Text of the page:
You can see a short film commissioned to accompany the Northern Lights exhibition here .
At that time we were explicitly invited into the warm and friendly V&A Dundee “family” and have felt the relationship like a gentle breeze in our back ever since. We have had the privilege of meeting Kengo Kuma and some of the remarkable people who had a dream, ten years ago, to have an international design museum on the waterfront of Dundee. They have had the tenacity to see that dream become reality.
Angus is a Design Champion for V&A Dundee.
Back in 2016 we were fortunate to hear Kengo Kuma share his past projects and thoughts on his new designs. He talked about: the importance of scale; maintaining a relationship with the landscape; humility; using local materials; transparency; social responsibility; wood; exquisite craftsmanship and simple uncluttered lines. All of this resonated well with us. He wanted the building to be a “living room for Dundee” welcoming everyone not just those used to visiting museums. Kuma speaks poetically and explained that he took inspiration from an image of Scottish cliff with striking horizontal layers, where he could see the “long relationship between the land and the sea”. This starting point was developed with the (typically Japanese) doorway through the building and the soaring boat like forms.
To coincide with the museum opening a new book has been published The History of Scottish Design book (edited by Philip Long, Director of V&A Dundee and Joanna Norman of Victoria and Albert Museum and Curator of Scottish Design gallery) by Thames and Hudson and the V&A. With the inclusion of a wonderful piece about Angus by Tara Wainwright and a prominent image of our Forth Bench the gentle breeze of support felt like an uplifting wave.
If you plan to visit the museum arrive by train if possible as the station is literally across the road from the museum. There are hotels on the doorstep and it’s a very short walk into the city centre. To find out more visit the V&A Dundee website.
When we made our ash Unstable Stool for the Scottish Design gallery we made a Special Edition (engraved and numbered) of eight. These have sold out but the Unstable Stool can be ordered and we make it in oak or ash.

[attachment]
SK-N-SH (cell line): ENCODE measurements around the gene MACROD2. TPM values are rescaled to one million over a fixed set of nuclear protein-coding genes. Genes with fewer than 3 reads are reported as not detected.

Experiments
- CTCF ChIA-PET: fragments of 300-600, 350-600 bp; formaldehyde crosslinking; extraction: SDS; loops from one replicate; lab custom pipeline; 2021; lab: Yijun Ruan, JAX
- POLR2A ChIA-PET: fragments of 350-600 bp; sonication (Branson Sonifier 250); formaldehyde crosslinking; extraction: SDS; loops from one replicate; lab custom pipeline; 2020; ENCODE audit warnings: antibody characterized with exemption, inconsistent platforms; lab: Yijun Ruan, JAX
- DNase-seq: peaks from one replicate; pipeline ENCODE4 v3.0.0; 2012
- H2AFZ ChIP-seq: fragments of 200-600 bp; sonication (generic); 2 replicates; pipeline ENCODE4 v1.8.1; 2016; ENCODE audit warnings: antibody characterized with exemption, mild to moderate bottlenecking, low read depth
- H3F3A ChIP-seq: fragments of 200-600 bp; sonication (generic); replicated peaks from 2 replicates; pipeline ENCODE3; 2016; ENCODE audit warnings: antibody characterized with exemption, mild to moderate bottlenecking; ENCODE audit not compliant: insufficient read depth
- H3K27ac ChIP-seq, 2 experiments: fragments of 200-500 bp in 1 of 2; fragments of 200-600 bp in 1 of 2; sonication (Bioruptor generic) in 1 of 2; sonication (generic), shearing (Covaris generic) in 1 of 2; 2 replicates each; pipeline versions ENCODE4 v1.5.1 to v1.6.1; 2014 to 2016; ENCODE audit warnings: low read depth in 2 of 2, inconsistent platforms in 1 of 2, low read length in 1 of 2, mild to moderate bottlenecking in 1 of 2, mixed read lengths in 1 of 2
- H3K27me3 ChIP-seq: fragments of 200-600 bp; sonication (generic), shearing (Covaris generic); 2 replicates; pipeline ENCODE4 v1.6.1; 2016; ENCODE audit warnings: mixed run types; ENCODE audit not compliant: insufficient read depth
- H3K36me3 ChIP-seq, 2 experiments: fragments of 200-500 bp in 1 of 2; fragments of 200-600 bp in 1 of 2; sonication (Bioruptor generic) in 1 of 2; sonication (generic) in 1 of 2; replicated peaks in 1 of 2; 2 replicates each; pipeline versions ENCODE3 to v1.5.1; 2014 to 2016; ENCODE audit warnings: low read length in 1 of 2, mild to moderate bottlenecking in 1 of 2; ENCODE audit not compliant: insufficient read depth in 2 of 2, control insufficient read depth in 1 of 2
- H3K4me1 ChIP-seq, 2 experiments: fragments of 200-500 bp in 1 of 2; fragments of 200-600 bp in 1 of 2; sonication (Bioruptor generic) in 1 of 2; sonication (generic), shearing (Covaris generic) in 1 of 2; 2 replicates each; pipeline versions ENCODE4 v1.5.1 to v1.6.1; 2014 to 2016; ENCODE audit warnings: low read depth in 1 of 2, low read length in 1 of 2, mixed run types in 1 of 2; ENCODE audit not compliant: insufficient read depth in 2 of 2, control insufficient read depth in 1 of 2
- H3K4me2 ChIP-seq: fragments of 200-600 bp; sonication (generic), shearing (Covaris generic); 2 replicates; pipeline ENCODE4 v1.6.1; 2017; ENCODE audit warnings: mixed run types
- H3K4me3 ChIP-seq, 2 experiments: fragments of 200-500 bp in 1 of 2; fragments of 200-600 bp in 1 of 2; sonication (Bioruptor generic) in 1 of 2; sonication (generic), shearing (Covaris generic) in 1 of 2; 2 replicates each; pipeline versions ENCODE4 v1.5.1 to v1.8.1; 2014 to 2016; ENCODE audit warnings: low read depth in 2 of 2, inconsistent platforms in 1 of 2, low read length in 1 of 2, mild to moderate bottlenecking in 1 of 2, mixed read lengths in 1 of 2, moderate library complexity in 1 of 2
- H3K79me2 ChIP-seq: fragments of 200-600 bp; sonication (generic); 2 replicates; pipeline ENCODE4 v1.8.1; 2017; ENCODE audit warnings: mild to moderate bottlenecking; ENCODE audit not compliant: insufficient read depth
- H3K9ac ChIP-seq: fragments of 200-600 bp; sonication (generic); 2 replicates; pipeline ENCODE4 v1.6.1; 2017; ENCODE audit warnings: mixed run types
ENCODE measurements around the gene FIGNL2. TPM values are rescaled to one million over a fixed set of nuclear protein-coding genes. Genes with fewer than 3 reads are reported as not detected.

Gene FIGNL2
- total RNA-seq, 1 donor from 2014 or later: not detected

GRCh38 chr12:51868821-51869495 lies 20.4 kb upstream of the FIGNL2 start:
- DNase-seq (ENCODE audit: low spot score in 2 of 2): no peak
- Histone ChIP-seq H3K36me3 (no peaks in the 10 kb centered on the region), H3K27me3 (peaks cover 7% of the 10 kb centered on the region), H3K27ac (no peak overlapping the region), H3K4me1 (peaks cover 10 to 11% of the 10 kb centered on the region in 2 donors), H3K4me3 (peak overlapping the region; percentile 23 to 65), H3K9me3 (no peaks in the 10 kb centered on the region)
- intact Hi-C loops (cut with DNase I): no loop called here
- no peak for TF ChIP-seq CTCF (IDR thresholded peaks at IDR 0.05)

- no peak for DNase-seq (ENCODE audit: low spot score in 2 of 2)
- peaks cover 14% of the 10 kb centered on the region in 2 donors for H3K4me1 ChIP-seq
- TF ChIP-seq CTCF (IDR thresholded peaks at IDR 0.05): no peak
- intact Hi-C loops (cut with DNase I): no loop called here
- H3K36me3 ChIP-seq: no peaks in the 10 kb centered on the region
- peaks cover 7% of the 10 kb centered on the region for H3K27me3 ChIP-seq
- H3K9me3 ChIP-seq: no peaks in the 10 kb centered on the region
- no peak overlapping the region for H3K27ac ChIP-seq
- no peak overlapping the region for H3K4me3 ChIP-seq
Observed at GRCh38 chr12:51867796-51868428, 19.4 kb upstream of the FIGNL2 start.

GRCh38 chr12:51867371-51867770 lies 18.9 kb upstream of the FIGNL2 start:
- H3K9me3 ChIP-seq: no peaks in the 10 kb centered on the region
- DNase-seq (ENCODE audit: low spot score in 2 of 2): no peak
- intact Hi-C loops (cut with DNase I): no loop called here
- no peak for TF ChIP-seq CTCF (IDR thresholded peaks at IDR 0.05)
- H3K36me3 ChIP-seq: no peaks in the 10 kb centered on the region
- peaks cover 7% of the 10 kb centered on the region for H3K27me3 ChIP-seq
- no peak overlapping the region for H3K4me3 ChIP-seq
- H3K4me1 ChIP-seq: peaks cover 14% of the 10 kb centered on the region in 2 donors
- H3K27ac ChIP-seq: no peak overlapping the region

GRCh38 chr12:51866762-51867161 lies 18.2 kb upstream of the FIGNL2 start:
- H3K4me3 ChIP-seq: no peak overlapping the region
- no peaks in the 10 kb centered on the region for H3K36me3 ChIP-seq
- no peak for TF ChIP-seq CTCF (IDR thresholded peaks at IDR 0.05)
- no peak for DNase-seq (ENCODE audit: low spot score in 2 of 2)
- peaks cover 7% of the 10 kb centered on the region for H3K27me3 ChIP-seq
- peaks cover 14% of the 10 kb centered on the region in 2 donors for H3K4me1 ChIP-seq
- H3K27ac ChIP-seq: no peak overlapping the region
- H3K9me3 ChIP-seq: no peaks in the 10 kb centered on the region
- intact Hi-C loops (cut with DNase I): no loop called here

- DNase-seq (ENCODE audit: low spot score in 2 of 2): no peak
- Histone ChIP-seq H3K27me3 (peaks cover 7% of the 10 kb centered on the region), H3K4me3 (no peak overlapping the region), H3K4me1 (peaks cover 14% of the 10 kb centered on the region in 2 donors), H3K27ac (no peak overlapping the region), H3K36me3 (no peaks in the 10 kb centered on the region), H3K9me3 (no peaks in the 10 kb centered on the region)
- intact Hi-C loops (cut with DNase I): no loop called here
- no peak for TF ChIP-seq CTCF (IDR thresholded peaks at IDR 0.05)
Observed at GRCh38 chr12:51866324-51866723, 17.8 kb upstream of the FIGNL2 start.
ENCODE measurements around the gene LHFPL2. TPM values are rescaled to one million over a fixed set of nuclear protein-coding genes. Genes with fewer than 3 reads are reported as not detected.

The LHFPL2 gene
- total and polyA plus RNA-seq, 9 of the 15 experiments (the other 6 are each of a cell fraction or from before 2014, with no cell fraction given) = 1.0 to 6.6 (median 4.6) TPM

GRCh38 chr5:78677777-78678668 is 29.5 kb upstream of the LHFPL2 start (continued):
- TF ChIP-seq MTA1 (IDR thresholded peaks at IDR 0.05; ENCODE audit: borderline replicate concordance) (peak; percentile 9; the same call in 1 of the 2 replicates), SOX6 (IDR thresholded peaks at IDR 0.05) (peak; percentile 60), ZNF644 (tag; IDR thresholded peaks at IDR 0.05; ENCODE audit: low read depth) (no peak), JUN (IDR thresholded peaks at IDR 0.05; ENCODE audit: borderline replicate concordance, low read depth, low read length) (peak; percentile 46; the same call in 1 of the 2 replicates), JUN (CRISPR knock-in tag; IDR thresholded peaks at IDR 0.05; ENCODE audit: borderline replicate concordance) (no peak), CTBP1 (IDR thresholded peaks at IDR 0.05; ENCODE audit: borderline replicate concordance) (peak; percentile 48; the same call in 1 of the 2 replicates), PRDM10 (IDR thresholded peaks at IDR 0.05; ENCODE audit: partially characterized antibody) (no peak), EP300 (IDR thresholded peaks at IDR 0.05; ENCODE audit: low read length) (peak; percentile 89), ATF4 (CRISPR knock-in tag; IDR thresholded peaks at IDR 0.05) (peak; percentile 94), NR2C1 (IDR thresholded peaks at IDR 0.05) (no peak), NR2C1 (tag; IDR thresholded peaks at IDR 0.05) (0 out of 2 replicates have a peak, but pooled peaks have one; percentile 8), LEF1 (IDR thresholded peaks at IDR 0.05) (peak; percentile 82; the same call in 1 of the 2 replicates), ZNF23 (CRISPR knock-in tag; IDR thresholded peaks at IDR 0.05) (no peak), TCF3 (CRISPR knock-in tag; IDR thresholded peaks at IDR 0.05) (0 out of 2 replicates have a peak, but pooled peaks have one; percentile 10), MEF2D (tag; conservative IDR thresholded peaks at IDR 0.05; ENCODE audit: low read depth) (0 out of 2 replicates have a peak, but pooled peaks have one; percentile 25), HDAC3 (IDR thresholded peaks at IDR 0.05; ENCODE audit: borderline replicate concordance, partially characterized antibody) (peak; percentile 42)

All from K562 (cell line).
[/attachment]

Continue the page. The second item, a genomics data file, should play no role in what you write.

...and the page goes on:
Our furniture is always designed by Angus Ross however we made an exception recently when we were commissioned by the Willow Tearooms Trust to make all the tables and chairs for one tearoom in the newly restored original Willow Tearoom on Sauchiehall Street, Glasgow. This building has international importance as the first building where Charles Rennie Mackintosh (along with his wife Margaret Macdonald ) designed all of the exterior and interior including furniture, lighting, tableware and gesso panels. The Willow Tearooms Trust have overseen the meticulous restoration of the building back to it’s condition at opening in 1903. It will fully re-open as “Mackintosh at the Willlow” along with a new visitors centre next door in September. There will be various booked events and limited opening through the summer.
We specialise in steam bending and this allowed us to invisibly strengthen the Ladderback chairs. Of the original 125 only a handful survive as the back rails were cut from solid wood, this way of making the curved shape is vulnerable to breaking. (Cheaper reproductions of ladder back chairs have straight back rails.) We cut the rails from solid and then steam-bent the rails to create the curve. Steam-bending means working with the grain, keeping the wood fibres intact, and manually pushing the intact fibres to slide over each other, when boiling hot and malleable, and therefore to take up the curved shape. Once dry this is a very strong component.
Images below show Steven working on the 3250 mortice and tenon joints on the chair backs (125 chairs x 13 ladder back rails x 2 sides) The ladder back tenons were hand trimmed with a Japanese saw.
Usually when making chairs with a drop-in seat, the chair would be made first and the drop-in seat made to fit second. In this heritage project the seats were to made like the originals with hand twisted rush – a very labour intensive process taking a day per seat. Therefore the seat bases were made first and sent out to a rush specialist (Tony Handley) and to two local artisans (Istvan and Karla) so that they had sufficient time to make 125.
Mike then made the chair fronts. All of these chairs had to be millimetre perfect to fit the rush seat bases.